Coopers (Lager) Yeast

Australia & New Zealand Homebrewing Forum

Help Support Australia & New Zealand Homebrewing Forum:

livo

Well-Known Member
Joined
3/10/11
Messages
102
Reaction score
16
I've found this relating to carbonating Lager, (thanks to MHB again)

"Allow the beer to warm back up and like temporary haze will promptly go back into solution - undoing all you have achieved by lagering.
Best to rack the beer to a priming bucket Cold (leaving all the precipitated matter in the primary) with the right amount of sugar mix well and bottle. If you are worried about the amount of yeast in solution you could add a bit of a nice clean yeast to the priming bucket (rehydrate it first) only a gram or two would be enough for a 23L batch"


So this is the plan. Bottling bucket, bulk prime and add 1 gram of hydrated new lager yeast, bottle and sit for a few weeks back in the temp controlled fridge at 13.5'C. Then I'll chill a couple and see how it went.

The SG has dropped right down to 1.002 yesterday and it is a very clean, clear and crisp beer already so I'm hoping for a success with this. A lot of time and fridge space over quite a few weeks now. I think I'll wait for winter before doing it again.
 

Jolls

Well-Known Member
Joined
28/3/20
Messages
53
Reaction score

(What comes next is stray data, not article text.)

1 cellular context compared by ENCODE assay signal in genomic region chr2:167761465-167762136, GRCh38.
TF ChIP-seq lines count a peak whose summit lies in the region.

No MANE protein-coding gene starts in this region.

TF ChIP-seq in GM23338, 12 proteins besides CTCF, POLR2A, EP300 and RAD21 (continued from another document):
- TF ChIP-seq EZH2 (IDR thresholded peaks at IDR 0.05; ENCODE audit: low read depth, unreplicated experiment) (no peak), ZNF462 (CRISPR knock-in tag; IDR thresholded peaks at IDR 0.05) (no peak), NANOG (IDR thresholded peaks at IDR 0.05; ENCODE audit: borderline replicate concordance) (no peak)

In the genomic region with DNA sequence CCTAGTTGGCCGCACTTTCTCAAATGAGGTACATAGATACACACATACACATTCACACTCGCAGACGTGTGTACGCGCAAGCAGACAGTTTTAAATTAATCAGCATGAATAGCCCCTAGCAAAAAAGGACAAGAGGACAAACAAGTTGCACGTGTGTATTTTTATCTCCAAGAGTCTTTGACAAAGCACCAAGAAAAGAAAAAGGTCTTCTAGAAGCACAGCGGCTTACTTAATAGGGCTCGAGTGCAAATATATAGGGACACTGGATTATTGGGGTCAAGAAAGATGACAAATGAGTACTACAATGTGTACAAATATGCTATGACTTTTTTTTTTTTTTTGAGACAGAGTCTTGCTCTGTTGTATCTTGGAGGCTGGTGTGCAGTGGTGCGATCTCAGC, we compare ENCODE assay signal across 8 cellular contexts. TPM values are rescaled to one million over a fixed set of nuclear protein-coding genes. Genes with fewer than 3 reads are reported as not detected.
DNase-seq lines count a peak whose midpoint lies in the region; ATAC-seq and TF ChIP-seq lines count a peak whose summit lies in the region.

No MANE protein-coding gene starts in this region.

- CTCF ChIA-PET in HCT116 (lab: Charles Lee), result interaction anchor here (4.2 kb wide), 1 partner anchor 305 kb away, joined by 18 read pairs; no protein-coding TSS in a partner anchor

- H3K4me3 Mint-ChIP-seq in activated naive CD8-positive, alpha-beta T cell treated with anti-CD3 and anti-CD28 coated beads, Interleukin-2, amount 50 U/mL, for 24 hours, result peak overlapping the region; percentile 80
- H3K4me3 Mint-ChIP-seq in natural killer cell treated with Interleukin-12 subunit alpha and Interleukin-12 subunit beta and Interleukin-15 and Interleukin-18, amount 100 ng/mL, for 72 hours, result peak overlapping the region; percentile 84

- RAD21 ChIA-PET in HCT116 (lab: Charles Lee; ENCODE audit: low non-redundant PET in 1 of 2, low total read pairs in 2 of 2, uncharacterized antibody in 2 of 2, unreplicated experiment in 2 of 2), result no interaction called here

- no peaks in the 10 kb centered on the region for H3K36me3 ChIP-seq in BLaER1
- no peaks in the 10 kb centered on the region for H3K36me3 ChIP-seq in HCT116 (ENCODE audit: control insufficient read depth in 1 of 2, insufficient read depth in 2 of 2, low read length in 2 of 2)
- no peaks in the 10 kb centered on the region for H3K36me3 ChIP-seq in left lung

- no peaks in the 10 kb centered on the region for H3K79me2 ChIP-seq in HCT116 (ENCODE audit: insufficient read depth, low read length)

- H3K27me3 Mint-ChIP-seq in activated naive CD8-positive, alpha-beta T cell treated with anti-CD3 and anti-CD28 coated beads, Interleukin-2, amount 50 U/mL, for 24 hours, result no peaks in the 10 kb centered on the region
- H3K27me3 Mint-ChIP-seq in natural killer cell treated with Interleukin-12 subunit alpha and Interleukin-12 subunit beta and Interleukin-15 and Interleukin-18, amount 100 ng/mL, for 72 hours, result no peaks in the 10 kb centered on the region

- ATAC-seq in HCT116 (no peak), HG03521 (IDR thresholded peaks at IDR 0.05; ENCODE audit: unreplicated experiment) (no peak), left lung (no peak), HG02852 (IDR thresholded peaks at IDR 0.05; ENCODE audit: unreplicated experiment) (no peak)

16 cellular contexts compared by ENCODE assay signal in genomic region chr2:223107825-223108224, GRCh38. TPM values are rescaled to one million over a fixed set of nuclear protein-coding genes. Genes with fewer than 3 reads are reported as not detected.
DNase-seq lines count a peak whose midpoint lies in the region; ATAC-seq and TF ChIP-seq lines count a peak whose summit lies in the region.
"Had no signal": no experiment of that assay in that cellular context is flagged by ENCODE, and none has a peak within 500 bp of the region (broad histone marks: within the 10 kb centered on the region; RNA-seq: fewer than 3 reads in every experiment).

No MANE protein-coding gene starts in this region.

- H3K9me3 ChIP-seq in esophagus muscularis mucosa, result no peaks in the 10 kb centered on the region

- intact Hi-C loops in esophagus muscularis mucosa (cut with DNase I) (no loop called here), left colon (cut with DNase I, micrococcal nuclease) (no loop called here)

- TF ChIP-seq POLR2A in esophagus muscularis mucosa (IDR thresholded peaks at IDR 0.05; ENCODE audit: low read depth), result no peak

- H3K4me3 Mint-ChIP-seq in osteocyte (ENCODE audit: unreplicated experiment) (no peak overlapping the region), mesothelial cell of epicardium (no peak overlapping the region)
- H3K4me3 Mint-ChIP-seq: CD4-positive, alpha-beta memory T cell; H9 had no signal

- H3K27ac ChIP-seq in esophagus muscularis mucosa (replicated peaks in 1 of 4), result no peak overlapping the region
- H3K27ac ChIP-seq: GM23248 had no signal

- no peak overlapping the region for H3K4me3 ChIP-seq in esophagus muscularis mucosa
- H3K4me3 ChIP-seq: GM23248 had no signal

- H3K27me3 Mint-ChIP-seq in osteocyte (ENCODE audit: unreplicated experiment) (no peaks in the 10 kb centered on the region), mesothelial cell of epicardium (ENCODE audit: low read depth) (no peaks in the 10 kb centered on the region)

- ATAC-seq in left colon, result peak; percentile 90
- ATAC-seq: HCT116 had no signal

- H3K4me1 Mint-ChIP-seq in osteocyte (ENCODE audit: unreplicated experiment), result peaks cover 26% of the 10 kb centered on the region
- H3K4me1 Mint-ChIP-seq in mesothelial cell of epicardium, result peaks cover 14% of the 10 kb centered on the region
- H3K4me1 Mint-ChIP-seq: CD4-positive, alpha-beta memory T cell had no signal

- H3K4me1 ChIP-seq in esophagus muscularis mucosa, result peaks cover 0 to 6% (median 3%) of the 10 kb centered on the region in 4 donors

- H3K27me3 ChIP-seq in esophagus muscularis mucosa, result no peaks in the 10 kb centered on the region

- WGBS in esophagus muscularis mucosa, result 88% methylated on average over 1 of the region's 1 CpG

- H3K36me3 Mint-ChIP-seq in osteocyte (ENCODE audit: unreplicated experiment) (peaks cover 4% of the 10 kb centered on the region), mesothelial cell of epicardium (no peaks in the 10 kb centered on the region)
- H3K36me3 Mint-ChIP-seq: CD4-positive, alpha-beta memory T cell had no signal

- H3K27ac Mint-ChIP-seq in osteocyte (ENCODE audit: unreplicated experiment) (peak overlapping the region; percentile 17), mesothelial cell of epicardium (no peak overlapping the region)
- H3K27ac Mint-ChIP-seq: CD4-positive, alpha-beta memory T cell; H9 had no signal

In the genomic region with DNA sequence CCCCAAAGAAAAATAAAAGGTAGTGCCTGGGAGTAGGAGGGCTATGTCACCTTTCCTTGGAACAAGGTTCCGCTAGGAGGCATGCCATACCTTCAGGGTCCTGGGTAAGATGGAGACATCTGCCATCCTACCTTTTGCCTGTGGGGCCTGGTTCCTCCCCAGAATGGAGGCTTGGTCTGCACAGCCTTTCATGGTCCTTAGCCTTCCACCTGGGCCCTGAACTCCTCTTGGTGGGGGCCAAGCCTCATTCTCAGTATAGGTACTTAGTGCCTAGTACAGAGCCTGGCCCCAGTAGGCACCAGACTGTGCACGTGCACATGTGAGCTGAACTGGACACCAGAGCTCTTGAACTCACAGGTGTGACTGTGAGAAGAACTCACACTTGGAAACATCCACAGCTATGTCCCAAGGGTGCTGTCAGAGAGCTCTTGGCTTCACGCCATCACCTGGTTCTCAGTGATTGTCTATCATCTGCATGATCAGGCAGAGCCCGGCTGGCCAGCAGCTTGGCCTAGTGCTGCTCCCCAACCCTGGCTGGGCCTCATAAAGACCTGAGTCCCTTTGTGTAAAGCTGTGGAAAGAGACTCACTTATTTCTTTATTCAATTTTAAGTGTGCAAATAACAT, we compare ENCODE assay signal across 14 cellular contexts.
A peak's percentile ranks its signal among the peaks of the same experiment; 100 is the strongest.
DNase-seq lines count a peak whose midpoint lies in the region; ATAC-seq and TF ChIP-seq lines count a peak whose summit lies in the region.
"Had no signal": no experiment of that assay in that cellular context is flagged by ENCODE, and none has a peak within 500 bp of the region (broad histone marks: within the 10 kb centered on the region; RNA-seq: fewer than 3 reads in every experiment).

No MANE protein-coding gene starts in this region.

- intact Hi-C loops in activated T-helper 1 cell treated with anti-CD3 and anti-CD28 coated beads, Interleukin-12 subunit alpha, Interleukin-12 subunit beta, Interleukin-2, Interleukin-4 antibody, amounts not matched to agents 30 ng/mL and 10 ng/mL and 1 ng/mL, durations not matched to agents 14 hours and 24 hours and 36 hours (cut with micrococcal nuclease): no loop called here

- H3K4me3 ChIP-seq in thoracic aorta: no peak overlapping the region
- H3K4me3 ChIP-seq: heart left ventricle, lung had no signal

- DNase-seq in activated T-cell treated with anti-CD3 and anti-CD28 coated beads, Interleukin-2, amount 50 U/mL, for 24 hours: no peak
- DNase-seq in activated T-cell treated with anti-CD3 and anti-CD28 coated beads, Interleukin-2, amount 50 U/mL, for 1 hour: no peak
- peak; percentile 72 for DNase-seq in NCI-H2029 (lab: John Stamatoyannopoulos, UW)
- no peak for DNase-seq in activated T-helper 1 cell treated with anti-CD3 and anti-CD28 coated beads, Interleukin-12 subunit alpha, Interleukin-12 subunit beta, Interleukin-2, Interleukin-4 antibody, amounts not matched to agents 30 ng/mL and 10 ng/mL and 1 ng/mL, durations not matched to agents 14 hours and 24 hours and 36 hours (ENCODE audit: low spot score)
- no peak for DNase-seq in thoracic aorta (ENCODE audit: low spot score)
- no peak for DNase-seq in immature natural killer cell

16
Thanks for the commentry Livo - been following your adventure. My beer ofter next will be a lager in a keg; an early 20th Century Dinner Ale.

Cheers

jolls
 

livo

Well-Known Member
Joined
3/10/11
Messages
102
Reaction score
16
It's been a lot more than I expected it to involve and a far cry from just using lager yeast and fermenting cold. It's now around 24 days since I started this brew. Cold ferment, diacetyl rest, slow temp drop over several days and a week or so at 2'C, then into a bottling bucket, bulk primed with additional yeast and bottled cold. I'm not certain of the effectiveness of my process to this point of having bottles conditioning, and I still have questions.

What temperature should I have the bottles for carbonation / conditioning? For how long?
After rehydrating bottling yeast, what about temperature shock from adding it to the bottling bucket at 2'C?
How would you go about harvesting the yeast from the primary?

I guess I'll find out in a couple of weeks if it worked or not.
 

livo

Well-Known Member
Joined
3/10/11
Messages
102
Reaction score
16
Today marks 1 month since I put this brew together (got my dates mixed up). After priming and bottling at low temperature I returned the bottles to the fridge and allowed the temp to come up over a few days and then they have sat out in ambient for a few more days to carbonate. I put a couple in the fridge 48 hours ago and just cracked one. The process has worked and I don't have any "off" flavours, but I'm a bit disappointed in the end result and it probably comes down to using the Cooper's Lager extract kit. I've said before that it is a bitter beer and this has really come through. I used to drink bitter beer all the time so it won't go to waste but it wasn't worth the effort and time, although I've learnt a lot in the process. Maybe it will mellow from some further lagering.

I guess I'll wait for colder months to use up my other lager yeasts and I'll need to find a more suitable base. Wouldn't you think an extract labelled Lager would be a satisfactory choice to make? Any suggestions?
 
Last edited:

Reveirs

New Member
Joined
29/3/20
Messages
4
Reaction score
5